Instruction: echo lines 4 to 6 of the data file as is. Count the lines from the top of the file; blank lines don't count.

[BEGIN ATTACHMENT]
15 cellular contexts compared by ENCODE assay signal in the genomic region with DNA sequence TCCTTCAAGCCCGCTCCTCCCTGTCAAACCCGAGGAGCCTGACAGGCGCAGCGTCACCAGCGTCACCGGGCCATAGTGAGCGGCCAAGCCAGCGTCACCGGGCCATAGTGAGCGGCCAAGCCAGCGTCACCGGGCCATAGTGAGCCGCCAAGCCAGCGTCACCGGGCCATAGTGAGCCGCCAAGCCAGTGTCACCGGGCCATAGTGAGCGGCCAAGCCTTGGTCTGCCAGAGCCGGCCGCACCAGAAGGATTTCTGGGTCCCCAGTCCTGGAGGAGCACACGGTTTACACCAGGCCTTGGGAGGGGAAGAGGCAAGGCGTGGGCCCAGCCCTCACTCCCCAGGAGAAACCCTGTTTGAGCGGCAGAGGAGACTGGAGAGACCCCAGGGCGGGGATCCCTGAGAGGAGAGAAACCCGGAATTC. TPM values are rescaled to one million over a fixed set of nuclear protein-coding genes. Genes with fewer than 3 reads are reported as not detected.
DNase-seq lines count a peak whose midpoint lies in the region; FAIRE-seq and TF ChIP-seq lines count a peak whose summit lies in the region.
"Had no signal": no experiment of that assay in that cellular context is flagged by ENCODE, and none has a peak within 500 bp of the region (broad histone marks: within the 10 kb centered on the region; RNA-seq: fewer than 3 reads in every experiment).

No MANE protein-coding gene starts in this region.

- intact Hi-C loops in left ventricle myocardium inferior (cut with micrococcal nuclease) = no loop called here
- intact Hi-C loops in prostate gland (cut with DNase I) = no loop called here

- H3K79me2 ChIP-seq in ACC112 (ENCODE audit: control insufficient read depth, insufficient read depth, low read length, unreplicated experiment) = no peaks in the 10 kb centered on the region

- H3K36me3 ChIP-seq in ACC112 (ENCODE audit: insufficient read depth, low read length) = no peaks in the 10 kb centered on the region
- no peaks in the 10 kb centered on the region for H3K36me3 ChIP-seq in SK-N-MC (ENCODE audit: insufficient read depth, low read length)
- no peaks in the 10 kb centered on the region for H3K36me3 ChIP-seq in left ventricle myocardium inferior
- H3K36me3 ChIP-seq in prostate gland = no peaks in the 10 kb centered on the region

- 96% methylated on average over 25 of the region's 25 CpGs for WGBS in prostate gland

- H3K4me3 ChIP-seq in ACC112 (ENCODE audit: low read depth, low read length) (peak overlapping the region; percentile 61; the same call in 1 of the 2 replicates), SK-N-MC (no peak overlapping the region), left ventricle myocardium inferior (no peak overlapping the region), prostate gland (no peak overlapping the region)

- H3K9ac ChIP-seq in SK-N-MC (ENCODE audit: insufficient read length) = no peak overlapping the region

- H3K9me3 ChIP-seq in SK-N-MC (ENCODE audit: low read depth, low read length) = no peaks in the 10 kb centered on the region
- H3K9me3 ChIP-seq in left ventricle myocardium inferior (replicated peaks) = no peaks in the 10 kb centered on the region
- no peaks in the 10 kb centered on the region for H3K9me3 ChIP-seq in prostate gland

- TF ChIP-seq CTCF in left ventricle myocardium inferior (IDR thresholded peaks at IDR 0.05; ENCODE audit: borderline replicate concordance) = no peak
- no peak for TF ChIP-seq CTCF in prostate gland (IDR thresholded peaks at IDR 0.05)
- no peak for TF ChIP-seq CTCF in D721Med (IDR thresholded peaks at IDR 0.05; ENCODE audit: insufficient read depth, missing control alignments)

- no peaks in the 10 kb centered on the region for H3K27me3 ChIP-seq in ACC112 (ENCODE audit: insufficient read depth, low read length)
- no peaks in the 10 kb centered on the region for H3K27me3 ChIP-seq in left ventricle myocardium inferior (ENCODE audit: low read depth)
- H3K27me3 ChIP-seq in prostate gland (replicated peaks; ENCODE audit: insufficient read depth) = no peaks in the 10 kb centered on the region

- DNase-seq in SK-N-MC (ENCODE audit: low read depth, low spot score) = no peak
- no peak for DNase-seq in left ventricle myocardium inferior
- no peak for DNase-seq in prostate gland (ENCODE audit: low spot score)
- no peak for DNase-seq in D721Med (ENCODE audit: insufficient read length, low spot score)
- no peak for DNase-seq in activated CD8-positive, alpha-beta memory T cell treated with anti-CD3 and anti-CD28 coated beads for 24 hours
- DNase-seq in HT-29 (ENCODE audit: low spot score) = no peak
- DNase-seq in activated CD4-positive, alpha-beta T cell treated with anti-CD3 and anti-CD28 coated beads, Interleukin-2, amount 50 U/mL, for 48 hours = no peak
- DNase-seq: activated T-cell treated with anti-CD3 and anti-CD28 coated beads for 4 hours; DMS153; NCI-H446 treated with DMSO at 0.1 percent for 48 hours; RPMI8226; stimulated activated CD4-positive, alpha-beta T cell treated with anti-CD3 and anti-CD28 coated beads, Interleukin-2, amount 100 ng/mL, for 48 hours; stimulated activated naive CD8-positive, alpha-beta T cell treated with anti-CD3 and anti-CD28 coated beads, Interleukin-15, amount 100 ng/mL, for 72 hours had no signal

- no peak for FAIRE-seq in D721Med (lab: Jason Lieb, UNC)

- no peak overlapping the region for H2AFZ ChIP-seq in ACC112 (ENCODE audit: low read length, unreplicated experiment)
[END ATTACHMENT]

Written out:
No MANE protein-coding gene starts in this region.

- intact Hi-C loops in left ventricle myocardium inferior (cut with micrococcal nuclease) = no loop called here
- intact Hi-C loops in prostate gland (cut with DNase I) = no loop called here